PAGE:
Defensive Marksmanship

By Jim Higginbotham

Let us start off with a fundamental in self defense shooting and one that is oft misunderstood: Marksmanship. Now ask the uninitiated what Defense Marksmanship means and he will tell you that it is simply hitting what you shoot at. That sounds right but it just isn’t necessarily so. Hitting what you shoot at (and the definition of that is even in question) is only part of the problem. So, let us examine the subject which may help us understand why we do things the way we do with our targets and scoring.

Successful Combat or Defense Marksmen know that there are three elements to what we call Marksmanship. They are Accuracy, Power and Speed. These three elements are interdependent on each other as all are necessary to a degree and one effects the other. For example; a person who is able to get his weapon into action rapidly – even before his antagonist can deliver any hits and who is armed with a weapon of sufficient power still is no better off if he misses his target – or even hits the target in a non-effective area such as the arm, leg or lower torso. Another example is the defender who can employ his weapon rapidly AND accurately but who’s bullet lacks sufficient power to incapacitate ( the subject of power in handguns is highly controversial and complex and we will devote an entire MOD issue to it later). The third and final example is of one who is armed with an adequately powered weapon, who is very accurate in its use but who is slower than his opponent at getting the hits. This means he might not get his shot off at all or he might strike his blow after he himself has been mortally wounded – which makes it a moot point.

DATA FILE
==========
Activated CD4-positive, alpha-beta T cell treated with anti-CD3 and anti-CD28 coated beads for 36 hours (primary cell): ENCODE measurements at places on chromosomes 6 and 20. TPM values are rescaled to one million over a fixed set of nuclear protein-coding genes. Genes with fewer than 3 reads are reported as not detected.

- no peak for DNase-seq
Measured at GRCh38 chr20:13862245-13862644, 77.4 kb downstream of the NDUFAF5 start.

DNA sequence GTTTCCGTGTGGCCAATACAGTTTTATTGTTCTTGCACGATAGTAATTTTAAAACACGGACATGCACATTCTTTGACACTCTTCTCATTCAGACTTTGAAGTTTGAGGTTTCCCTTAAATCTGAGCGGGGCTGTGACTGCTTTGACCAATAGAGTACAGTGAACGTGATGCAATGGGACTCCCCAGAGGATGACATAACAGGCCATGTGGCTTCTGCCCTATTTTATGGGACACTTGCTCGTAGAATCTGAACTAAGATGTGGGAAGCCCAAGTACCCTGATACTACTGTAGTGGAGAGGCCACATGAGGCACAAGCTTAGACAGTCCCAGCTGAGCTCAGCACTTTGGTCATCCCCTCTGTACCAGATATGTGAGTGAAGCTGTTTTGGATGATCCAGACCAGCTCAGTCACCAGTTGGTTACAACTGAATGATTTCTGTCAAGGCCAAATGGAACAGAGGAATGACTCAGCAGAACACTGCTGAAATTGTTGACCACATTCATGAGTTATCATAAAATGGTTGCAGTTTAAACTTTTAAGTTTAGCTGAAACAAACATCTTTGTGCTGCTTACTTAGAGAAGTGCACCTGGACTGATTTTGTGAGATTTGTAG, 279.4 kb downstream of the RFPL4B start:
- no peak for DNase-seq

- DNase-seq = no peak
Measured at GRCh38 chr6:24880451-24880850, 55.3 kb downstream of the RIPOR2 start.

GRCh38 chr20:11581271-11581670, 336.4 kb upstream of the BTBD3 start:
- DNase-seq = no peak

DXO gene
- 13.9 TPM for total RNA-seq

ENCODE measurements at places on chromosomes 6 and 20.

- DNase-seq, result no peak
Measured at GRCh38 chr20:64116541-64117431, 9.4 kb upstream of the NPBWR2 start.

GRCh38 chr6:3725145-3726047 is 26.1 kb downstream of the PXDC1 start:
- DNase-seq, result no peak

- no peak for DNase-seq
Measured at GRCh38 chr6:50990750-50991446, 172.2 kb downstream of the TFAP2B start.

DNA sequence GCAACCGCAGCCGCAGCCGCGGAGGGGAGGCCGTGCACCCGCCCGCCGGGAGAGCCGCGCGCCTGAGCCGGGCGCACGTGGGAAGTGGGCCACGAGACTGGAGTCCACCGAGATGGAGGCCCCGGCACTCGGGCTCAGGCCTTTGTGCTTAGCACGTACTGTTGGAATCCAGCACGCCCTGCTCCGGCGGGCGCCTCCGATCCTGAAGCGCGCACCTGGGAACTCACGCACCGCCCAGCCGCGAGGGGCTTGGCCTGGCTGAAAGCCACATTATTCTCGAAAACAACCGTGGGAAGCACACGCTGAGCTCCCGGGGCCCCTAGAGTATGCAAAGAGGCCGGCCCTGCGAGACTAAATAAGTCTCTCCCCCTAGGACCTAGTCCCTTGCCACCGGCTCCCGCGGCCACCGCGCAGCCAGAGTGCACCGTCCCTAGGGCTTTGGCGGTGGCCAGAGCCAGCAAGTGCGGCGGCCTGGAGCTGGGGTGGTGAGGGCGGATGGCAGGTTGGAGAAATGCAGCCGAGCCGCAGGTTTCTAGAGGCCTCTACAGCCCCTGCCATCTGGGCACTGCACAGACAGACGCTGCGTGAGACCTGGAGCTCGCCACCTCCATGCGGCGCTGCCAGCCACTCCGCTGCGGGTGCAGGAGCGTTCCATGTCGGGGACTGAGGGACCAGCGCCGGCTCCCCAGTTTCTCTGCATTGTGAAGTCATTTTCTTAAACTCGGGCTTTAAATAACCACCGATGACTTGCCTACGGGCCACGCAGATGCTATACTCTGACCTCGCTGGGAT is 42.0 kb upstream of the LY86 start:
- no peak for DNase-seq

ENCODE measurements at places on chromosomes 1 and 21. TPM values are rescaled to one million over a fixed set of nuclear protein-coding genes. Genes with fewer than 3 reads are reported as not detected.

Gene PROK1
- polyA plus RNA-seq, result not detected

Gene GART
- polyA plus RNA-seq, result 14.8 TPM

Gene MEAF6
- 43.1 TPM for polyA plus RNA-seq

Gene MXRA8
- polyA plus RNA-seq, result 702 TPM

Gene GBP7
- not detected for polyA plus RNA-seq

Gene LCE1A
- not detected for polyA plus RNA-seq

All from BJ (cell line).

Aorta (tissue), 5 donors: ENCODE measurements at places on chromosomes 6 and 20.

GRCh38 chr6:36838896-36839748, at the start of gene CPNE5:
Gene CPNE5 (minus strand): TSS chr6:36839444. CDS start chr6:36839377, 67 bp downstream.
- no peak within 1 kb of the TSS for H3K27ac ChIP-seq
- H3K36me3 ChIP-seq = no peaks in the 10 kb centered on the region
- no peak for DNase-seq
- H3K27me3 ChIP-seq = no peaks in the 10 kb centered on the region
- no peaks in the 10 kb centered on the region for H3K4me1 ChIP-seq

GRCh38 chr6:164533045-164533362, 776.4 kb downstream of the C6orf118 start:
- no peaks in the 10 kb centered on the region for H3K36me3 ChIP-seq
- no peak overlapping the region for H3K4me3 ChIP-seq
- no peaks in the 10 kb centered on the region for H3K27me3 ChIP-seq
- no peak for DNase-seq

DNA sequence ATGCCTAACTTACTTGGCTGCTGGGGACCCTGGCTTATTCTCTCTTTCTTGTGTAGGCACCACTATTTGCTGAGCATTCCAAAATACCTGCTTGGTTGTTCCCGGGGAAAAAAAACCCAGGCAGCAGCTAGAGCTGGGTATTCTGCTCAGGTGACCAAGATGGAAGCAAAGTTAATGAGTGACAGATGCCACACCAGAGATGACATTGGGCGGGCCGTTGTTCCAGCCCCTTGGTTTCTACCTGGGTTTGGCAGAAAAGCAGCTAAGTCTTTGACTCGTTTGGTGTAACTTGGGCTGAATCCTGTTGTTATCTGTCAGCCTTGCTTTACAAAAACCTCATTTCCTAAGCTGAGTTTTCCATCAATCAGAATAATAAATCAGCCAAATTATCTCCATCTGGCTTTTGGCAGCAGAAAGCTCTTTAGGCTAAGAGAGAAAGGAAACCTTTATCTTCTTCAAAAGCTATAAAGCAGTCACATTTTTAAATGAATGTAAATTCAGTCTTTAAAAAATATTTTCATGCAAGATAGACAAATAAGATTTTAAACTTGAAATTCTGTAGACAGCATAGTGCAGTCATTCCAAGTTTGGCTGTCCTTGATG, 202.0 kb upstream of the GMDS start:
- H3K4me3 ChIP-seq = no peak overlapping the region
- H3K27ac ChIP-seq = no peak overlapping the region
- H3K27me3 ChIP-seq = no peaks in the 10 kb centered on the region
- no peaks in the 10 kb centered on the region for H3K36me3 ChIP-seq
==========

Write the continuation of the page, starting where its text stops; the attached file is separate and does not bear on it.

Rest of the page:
As you can see, all three elements of Marksmanship are necessary for successful self defense. No two will suffice without the other and so no one element is more important than the other. This is why we use a target with realistic scoring areas, differentiating between cartridges that give reasonable performance ( .40 caliber and over) and cartridges which give mediocre performance ( 9mm, .38 spl etc.). We discourage the use of smaller calibers as they are of little effect unless a hit in the Central Nervous System is achieved. It is also why time is such an important factor in our scoring. The shooter who can place a center hit in 1 second is twice as good as the shooter who takes 2 seconds. However we severely penalize shooter for striking outside the A-zone because few pistol rounds are effective there.

This idea is not new. Wyatt Earp knew these elements as evidenced by the fact that he always carried a handgun in .45 caliber or a 10 gauge shotgun for lethal encounters and was often heard advising “Take your time (meaning get the hits) Fast!”. Col. Jeff Cooper, known as the Father of the Modern Technique of the Pistol is the one who we credit with putting these principles in the simple formula we remember them by: DVC which stands for the Latin words Diligentia (accuracy), Vis (power) and Celeratas (speed). Celeratas is pronounced with a “hard” C.

Know you know – “Take your time fast” or as Nathan Bedford Forest would say – “Get there Firstest with the Mostest”

DVC, Jim

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